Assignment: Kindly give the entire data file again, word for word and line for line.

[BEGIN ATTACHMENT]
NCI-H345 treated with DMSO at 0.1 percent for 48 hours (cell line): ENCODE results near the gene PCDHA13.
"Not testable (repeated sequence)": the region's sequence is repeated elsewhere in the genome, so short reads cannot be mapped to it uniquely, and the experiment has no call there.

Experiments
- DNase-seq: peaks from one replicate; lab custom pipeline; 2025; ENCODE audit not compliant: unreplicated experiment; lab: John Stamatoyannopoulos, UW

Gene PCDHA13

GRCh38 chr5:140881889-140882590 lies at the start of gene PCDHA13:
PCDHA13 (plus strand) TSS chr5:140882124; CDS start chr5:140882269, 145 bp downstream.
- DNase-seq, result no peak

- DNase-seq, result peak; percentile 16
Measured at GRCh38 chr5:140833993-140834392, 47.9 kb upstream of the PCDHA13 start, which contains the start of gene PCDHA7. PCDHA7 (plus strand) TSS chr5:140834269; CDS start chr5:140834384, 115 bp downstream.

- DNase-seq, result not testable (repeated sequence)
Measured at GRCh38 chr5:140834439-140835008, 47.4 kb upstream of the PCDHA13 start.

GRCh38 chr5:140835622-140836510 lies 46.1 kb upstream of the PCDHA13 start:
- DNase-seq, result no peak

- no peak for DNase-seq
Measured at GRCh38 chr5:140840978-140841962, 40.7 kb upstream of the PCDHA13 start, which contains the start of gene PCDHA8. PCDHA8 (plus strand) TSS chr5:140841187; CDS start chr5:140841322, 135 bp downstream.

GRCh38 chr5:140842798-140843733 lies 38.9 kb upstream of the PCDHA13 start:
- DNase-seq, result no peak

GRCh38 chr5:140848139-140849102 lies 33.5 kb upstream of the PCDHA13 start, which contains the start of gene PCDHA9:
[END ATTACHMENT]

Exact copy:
NCI-H345 treated with DMSO at 0.1 percent for 48 hours (cell line): ENCODE results near the gene PCDHA13.
"Not testable (repeated sequence)": the region's sequence is repeated elsewhere in the genome, so short reads cannot be mapped to it uniquely, and the experiment has no call there.

Experiments
- DNase-seq: peaks from one replicate; lab custom pipeline; 2025; ENCODE audit not compliant: unreplicated experiment; lab: John Stamatoyannopoulos, UW

Gene PCDHA13

GRCh38 chr5:140881889-140882590 lies at the start of gene PCDHA13:
PCDHA13 (plus strand) TSS chr5:140882124; CDS start chr5:140882269, 145 bp downstream.
- DNase-seq, result no peak

- DNase-seq, result peak; percentile 16
Measured at GRCh38 chr5:140833993-140834392, 47.9 kb upstream of the PCDHA13 start, which contains the start of gene PCDHA7. PCDHA7 (plus strand) TSS chr5:140834269; CDS start chr5:140834384, 115 bp downstream.

- DNase-seq, result not testable (repeated sequence)
Measured at GRCh38 chr5:140834439-140835008, 47.4 kb upstream of the PCDHA13 start.

GRCh38 chr5:140835622-140836510 lies 46.1 kb upstream of the PCDHA13 start:
- DNase-seq, result no peak

- no peak for DNase-seq
Measured at GRCh38 chr5:140840978-140841962, 40.7 kb upstream of the PCDHA13 start, which contains the start of gene PCDHA8. PCDHA8 (plus strand) TSS chr5:140841187; CDS start chr5:140841322, 135 bp downstream.

GRCh38 chr5:140842798-140843733 lies 38.9 kb upstream of the PCDHA13 start:
- DNase-seq, result no peak

GRCh38 chr5:140848139-140849102 lies 33.5 kb upstream of the PCDHA13 start, which contains the start of gene PCDHA9: